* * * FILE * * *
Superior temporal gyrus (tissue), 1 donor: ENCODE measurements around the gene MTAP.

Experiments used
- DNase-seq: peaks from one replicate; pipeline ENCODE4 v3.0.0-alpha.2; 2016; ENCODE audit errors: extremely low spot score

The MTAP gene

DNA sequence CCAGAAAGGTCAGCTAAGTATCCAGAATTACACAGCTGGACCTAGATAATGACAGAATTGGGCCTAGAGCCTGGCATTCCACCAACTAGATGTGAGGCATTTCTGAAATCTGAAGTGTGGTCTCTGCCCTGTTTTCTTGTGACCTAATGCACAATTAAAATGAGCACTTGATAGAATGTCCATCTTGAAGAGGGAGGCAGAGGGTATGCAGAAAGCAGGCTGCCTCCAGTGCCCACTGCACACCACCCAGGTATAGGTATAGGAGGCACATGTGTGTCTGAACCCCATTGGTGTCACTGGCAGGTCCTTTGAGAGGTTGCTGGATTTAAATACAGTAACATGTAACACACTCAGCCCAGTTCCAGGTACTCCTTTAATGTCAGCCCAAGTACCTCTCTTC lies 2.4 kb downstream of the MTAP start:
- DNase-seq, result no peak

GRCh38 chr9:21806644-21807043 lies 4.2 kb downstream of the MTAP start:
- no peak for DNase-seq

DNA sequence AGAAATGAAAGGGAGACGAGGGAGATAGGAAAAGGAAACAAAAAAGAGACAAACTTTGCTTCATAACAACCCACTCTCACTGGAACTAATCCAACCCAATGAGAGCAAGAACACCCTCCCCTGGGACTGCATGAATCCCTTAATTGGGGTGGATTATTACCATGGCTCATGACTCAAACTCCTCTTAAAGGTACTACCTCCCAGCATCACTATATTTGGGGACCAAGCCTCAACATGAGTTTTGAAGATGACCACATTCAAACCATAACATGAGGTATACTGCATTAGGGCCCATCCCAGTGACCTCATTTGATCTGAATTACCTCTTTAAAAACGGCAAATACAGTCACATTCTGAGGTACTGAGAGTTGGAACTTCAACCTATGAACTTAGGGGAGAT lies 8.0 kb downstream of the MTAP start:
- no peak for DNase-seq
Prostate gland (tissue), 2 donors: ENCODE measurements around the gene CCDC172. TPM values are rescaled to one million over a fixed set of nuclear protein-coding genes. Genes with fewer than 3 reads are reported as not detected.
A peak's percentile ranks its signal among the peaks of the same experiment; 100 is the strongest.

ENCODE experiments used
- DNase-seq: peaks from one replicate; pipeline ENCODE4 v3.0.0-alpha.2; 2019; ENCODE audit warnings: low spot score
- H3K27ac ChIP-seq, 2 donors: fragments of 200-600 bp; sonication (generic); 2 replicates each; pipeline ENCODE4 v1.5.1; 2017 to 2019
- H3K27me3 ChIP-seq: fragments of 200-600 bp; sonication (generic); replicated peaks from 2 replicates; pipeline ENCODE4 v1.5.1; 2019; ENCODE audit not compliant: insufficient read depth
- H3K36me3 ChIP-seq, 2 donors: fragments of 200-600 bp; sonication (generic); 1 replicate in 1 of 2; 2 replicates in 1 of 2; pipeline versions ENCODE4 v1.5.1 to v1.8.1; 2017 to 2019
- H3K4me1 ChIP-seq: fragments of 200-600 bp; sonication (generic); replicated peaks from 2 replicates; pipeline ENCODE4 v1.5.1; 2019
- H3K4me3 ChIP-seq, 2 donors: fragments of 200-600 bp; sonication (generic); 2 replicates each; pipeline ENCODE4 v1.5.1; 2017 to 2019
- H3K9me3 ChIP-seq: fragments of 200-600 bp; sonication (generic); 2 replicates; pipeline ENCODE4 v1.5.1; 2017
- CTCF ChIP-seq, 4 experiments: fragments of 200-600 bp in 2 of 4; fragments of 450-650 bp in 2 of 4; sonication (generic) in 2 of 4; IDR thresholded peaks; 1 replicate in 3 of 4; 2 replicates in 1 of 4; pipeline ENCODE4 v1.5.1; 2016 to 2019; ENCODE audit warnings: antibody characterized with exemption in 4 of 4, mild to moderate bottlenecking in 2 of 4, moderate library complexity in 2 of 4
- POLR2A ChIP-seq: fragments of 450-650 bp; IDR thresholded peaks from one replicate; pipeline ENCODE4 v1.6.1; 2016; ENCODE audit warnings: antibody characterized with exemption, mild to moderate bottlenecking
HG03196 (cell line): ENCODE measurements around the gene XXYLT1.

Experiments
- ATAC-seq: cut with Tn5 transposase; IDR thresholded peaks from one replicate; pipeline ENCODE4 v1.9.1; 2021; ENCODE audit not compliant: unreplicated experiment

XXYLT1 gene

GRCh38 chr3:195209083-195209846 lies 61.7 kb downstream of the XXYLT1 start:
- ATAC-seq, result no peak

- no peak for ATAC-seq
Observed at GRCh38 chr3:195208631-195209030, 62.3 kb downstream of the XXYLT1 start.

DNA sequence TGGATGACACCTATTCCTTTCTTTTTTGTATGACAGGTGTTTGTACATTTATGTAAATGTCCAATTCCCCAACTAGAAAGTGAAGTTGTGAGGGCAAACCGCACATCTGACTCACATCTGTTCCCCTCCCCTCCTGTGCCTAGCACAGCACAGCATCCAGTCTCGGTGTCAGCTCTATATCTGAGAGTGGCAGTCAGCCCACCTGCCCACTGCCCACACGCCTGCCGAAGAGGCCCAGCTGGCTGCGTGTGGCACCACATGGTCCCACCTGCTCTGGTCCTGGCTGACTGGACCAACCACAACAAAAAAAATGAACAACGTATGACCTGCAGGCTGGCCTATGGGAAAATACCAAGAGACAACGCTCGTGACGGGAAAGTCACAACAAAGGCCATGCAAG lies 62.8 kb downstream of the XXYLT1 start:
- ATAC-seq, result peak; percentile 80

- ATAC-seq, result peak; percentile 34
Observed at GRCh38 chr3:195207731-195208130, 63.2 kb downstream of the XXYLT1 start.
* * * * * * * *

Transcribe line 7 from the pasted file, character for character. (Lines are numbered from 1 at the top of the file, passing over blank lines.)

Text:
GRCh38 chr9:21806644-21807043 lies 4.2 kb downstream of the MTAP start: